The video below will give you some good things to consider as you adjust to online learning and develop your own prioritization and time management techniques.
This list provides some additional tools and worksheets. Take some time to explore and see what might be helpful for you.
Organizing your study environment includes a variety of aspects that allow you to maximize your performance as you concentrate on your coursework. Being mindful of the following questions will allow you to create a foundation for your online learning success.
- When Will You Study: When are you the most productive? Is it best to do your coursework in the morning or night? What other regularly scheduled commitments do you have? Although ideal, a set time to study during the day can be a challenge, especially for those who work full-time. Many students will take advantage of any break they can find throughout the day to work on their studies. By creating a weekly calendar you can provide the necessary structure that will allow you to effectively manage your time and priorities.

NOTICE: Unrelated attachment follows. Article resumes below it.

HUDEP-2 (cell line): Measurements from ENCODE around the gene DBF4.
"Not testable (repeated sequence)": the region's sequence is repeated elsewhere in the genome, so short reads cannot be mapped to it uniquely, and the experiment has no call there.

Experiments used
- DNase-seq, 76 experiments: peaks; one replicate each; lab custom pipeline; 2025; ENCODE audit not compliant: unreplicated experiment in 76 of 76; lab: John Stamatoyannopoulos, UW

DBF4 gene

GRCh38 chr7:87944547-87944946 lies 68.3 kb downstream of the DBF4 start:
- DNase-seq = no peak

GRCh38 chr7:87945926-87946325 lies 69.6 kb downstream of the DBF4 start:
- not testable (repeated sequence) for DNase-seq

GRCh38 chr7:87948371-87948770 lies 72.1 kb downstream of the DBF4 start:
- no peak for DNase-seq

- Where Will You Study: Have you carved out a specific location where you can study? Do you have other locations where you can be free of distractions? When considering studying away from your primary location, is WiFi available and are electrical outlets accessible are just a few things to consider when creating your location. Many times you are never too far from a McDonald’s or Starbucks, both of which can provide free WiFi and electricity! If you venture outside of the home to study, make sure you have all of your power cords with you. Wherever you decide to study make sure you carry plenty of pens, paper, highlighters and any other study aids you may need readily available.